Not all accidents end up being a simple fender bender where everyone exchanges information, files a report and goes on their way. In all manner of accidents, all of the repercussions may not show themselves for months (even years) after the incident occurred. So, what are you supposed to do if these injuries show up after the accident? Can you sue the driver responsible?
Truthfully, it all depends. Some factors weigh in on your ability to sue the party, including the statute of limitations. All civil lawsuits have a statute of limitations, including a Florida accident injury. This article will explain the statute of limitations, the different scenarios, and the legal remedies you may have.
Statute of Limitations
A statute of limitations is the length of time you have to file a lawsuit after an incident occurs. Criminal and civil offenses have their own separate statute of limitations. The idea behind the statute of limitations is to create fairness in legal proceedings. Victims may gain an unfair advantage if they are allotted an extended amount of time to file a lawsuit. On the other hand, the victim could get less than what they deserve if rushed to file a lawsuit due to time constraints. The statute of limitations is in place to prevent this from being the case.
Each state in the United States sets its own statutes based on the types of offenses. Depending on what the civil offense is, most range from two to four years with some exceptions. In most circumstances, the clock for the statute of limitations begins when the incident occurs (again, some caveats apply). For example, in medical malpractice civil lawsuits, the statute of limitations “clock” begins when the medical issue is discovered.
Lawyers may seek exceptions if the victim is mentally disabled, medically disabled, a minor, or declared insane.
“For more information on the Statute of Limitations, see our publication on a personal injury legal news site:- People Are Being Misled on The Time Limits on Making a Claim for an Injury Compensation Claim. ”
Florida Civil Statute of Limitations
Different civil lawsuits result in different statutes of limitation. The Florida laws dictate the length of time that you have to file a lawsuit. Below you will find the common statutes of limitations related to Florida car accidents.
Florida is a “no-fault” state. This means that each person in a car accident (regardless of fault) submits their claim to their own car insurance company for compensation for medical and property damage. Most states require drivers to carry a minimum bodily injury liability coverage, but Florida does not. The only insurance requirements they have are $10,000 of coverage in both Property Damage Liability (PDL) and Personal Injury Protection (PIP).
Florida Injury Accident Limitations
In Florida, when the injuries are serious enough, it may be possible for a victim to sue the other driver in the accident. You should always seek legal counsel as soon as possible. A free consultation could help you determine if you have a case. The Florida legislature has set aside the following situations as grounds for a lawsuit after a car accident:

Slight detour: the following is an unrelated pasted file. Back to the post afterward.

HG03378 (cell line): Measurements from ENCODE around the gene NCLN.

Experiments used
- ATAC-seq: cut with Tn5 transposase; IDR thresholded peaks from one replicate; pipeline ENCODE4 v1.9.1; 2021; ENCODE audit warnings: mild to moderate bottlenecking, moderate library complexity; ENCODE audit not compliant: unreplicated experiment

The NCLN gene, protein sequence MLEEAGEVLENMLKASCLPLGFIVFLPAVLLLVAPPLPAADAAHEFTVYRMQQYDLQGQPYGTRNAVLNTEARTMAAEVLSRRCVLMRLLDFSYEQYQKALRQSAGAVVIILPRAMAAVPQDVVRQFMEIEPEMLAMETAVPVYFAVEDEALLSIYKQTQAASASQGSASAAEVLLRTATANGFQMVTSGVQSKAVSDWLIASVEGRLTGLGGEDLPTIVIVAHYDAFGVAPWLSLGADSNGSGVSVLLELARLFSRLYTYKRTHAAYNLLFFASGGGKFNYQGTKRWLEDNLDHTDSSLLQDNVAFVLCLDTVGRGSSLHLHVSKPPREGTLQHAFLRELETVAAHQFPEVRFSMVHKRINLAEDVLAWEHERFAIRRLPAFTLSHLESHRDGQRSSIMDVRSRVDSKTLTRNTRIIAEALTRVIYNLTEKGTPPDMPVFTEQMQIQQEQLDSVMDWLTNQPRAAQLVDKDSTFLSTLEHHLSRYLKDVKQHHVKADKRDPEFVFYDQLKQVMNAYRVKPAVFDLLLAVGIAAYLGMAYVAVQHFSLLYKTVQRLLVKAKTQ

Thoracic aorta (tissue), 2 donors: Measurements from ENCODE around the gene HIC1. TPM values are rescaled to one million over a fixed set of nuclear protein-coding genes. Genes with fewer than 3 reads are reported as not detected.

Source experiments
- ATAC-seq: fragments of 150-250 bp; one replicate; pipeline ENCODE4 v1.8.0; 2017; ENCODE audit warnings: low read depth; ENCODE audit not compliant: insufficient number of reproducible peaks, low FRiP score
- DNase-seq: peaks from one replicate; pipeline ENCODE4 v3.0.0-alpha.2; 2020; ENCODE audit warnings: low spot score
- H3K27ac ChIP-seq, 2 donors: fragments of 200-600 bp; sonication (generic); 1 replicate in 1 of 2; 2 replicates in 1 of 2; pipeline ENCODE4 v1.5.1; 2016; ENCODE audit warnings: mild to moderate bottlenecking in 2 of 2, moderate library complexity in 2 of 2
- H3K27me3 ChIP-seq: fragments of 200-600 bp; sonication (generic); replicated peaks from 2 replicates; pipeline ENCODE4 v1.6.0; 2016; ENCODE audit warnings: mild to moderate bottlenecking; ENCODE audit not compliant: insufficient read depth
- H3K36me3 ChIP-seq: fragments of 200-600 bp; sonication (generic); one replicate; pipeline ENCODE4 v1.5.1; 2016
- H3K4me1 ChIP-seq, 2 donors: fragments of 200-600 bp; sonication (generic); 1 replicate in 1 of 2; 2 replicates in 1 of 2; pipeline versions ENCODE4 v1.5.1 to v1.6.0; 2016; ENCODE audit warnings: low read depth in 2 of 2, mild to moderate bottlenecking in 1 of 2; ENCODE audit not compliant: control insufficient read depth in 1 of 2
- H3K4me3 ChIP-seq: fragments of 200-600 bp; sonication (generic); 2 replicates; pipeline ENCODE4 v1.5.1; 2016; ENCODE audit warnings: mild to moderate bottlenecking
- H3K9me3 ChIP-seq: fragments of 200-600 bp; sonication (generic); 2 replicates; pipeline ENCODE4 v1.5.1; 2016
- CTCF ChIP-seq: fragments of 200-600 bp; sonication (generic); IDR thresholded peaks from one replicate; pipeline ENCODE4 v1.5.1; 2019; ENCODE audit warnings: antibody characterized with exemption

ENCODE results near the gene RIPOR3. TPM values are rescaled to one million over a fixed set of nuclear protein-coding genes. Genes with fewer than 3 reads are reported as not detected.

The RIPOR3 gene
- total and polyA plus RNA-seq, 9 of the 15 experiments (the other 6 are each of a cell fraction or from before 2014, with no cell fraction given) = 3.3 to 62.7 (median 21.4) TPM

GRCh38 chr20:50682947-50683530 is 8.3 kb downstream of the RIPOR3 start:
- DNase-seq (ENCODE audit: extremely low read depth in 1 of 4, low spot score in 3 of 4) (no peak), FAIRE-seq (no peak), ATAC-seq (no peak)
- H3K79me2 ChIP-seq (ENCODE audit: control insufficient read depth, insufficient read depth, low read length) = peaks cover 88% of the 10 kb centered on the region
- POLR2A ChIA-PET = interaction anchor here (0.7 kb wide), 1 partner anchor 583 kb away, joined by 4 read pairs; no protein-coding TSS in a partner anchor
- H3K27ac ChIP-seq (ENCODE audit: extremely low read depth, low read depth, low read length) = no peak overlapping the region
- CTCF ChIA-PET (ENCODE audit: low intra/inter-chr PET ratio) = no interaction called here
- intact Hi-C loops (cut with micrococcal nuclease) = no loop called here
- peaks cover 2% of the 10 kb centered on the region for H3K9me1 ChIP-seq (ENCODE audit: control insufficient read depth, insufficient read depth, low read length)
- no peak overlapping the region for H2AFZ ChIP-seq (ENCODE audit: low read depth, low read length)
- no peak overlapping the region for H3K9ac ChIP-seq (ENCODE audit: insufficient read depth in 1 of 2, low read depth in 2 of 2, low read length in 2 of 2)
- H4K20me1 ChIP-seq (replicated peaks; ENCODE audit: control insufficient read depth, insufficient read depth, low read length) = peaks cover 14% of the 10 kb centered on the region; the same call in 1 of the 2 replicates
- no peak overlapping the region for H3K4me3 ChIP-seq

- Significant and permanent loss of important bodily functions
- Permanent injury within a reasonable degree of medical probability, excluding scarring and disfigurement
- Significant amounts of scarring or disfigurement
In these instances, the statute of limitations is four years from the date the accident occurred. If you do not file a personal injury lawsuit within that time and do not fit into the above specialty circumstances, the judge will likely throw out the case.
What To Do After an Accident With Injury in Florida
If you are involved in a Florida car accident, you should always call the police. Even in a minor fender bender, you need to have a police report on file for the accident. Many insurance companies will require this report to fulfill any claims you submit for medical bills or damages.
You should always seek medical attention immediately after an accident – even minor accidents. You want to have a record of any injuries that you sustained or seek a doctor’s opinion if there is an internal injury. Save all of your medical records as you or your lawyer may need them later on.
If your car is damaged, keep all records of the damages. It would be best if you refrained from getting any repairs done until after the insurance company has done their assessment. If you opted for a car rental, now would be the time to utilize it while waiting for appraisal and repairs. Should repairs be necessary, make sure you keep all records (before and after).
Finally, if you are in an accident with an injury in Florida, you need to call a Florida car accident attorney. Attorneys at Silver and Silver specialize in handling Florida injury accident cases, with years of experience to back them. To get the compensation that you deserve, call for your free consultation today.